It’s easy to get caught up in day-to-day demands and ignore changes in our health. It may not be wise, however, to dismiss those changes as symptoms of a hectic life. Blurred vision, dizziness or headaches that don’t get better can signal something serious.
Anywhere from 1 to 6 percent of Americans have a brain aneurysm but don’t know it. An aneurysm is a blister-like bulge on the wall of a blood vessel. It can go unnoticed for a long time. If it’s not treated, the pressure of the blood weakens the vessel, and the aneurysm grows like a balloon filling with air. If the aneurysm bursts, it causes a stroke.
An aneurysm can put pressure on nerves or tissue in the brain, which may cause:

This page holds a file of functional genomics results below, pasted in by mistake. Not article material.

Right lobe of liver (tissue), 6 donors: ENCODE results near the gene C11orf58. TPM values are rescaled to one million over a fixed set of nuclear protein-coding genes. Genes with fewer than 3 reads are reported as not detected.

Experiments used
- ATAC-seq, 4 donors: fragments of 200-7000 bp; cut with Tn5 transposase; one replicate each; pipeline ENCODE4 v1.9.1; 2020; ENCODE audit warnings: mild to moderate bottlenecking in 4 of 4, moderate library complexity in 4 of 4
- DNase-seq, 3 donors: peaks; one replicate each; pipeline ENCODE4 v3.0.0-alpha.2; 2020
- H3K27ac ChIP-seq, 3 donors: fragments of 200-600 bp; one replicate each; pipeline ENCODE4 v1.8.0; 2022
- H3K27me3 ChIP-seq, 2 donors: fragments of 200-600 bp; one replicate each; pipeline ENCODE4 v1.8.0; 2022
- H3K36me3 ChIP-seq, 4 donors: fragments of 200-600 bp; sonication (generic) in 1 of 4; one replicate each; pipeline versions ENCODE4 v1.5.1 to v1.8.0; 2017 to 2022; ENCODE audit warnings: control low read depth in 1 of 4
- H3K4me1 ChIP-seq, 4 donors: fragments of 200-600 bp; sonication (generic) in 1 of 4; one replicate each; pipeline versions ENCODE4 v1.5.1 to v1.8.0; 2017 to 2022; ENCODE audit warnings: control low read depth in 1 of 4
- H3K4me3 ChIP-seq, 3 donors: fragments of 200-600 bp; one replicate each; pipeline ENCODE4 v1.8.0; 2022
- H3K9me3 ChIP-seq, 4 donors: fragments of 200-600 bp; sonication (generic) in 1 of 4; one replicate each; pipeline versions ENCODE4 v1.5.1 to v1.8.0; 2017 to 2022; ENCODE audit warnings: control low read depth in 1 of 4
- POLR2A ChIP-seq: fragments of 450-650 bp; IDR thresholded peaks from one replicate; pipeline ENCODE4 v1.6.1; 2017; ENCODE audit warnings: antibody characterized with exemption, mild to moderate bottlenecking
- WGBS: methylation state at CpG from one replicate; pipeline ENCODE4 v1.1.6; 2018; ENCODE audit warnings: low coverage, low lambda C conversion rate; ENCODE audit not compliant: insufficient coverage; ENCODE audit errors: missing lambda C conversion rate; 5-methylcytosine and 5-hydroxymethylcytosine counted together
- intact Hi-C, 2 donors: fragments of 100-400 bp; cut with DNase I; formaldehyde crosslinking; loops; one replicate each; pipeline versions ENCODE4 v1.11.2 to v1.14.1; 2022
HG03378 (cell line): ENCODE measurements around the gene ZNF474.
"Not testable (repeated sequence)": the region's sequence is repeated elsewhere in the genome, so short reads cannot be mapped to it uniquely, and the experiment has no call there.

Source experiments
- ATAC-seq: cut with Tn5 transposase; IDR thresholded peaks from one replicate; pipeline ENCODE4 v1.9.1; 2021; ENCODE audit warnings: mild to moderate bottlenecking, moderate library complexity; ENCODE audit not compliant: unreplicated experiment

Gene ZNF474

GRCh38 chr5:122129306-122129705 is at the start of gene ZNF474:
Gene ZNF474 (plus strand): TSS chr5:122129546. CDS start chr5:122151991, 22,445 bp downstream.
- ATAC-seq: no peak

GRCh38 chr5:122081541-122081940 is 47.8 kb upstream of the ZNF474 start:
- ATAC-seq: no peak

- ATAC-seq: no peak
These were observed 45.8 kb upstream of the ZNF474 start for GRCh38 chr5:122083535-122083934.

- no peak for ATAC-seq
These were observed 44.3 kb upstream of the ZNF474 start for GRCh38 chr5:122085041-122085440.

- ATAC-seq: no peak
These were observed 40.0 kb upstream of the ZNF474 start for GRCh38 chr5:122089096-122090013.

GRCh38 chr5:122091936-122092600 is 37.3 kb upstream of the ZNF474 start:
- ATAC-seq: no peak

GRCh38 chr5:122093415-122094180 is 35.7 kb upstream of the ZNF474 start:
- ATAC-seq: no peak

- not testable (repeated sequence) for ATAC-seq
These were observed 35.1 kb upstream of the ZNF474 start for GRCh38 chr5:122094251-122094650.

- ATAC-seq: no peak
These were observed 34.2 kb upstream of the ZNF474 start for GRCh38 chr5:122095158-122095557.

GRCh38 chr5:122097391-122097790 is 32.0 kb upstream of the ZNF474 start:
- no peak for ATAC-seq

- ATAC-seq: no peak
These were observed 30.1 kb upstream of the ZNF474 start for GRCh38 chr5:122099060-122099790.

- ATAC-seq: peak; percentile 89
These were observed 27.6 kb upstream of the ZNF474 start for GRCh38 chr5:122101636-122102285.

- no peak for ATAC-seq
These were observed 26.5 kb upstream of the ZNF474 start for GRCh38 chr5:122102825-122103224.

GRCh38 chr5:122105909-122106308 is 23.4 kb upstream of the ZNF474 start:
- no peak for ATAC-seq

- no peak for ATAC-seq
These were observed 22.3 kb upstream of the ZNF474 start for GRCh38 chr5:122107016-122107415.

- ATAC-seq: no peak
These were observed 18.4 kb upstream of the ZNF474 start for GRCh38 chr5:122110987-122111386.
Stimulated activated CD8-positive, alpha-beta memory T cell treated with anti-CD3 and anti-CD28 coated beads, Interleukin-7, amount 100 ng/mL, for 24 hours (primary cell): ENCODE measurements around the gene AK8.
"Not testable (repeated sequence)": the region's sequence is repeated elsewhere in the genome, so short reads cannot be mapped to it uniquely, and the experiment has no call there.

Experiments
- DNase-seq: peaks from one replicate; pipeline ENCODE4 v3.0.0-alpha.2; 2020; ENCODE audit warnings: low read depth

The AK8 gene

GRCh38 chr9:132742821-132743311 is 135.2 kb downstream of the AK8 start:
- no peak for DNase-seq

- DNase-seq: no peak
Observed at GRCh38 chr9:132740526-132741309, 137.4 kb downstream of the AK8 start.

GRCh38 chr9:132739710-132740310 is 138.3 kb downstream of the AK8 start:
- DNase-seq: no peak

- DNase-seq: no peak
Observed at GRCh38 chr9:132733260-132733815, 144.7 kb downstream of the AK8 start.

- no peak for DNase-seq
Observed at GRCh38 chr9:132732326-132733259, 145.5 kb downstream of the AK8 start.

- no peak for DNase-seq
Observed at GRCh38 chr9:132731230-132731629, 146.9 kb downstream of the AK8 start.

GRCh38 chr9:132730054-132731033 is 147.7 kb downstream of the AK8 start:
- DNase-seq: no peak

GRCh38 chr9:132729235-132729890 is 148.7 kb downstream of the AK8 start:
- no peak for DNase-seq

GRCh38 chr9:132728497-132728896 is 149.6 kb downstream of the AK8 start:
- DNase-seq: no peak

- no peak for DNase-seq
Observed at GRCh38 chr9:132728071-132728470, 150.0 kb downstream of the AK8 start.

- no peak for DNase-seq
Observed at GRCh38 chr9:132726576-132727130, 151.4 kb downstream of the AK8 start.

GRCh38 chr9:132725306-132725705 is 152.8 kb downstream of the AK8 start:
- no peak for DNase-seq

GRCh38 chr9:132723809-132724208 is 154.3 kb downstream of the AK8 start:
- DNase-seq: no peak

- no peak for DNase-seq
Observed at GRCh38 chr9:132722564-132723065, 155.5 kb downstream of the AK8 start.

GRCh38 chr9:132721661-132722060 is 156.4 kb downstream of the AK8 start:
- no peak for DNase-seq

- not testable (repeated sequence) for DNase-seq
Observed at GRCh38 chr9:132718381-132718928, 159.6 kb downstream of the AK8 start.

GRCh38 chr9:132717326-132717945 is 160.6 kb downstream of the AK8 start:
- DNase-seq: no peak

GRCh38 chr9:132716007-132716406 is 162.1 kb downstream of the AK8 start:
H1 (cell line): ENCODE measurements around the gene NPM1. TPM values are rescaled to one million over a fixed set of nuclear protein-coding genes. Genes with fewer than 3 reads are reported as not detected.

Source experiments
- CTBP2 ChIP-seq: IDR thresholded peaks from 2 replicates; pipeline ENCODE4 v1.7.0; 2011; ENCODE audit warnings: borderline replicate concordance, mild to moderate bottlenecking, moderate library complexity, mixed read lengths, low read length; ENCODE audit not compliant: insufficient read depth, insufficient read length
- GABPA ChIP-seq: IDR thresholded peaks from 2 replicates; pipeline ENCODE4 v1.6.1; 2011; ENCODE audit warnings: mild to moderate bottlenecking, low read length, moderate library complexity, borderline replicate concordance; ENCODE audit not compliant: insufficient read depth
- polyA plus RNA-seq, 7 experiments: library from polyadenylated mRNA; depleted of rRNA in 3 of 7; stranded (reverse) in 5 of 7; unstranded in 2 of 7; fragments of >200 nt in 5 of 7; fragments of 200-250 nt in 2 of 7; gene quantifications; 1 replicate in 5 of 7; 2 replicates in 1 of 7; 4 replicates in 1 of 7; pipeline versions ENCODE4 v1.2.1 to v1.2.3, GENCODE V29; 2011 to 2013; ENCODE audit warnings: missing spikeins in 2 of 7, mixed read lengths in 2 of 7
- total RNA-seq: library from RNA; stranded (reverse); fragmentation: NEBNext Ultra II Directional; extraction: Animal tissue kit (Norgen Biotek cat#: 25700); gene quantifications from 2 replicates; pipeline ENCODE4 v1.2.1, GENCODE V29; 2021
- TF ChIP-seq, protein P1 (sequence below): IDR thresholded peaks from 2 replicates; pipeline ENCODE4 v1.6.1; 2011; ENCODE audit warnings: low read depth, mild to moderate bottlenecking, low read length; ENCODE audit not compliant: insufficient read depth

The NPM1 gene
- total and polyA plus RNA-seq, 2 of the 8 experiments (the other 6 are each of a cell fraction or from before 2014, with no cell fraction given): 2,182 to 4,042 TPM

- Headache or neck pain
- Vision problems, enlarged pupil, drooping eye lid
- Numb face
- Severe drowsiness
If you have a brain aneurysm, your doctor may recommend:
- Monitoring it
- Surgically removing it
- Inserting a tiny coil so blood can’t put pressure on it
- Diverting blood around it
Neurosurgeons at the Swedish Cerebrovascular Center are specially trained in cerebrovascular diseases, including aneurysms. Click here to learn more about brain aneurysms, risk factors and treatments, and listen to our patients’ stories.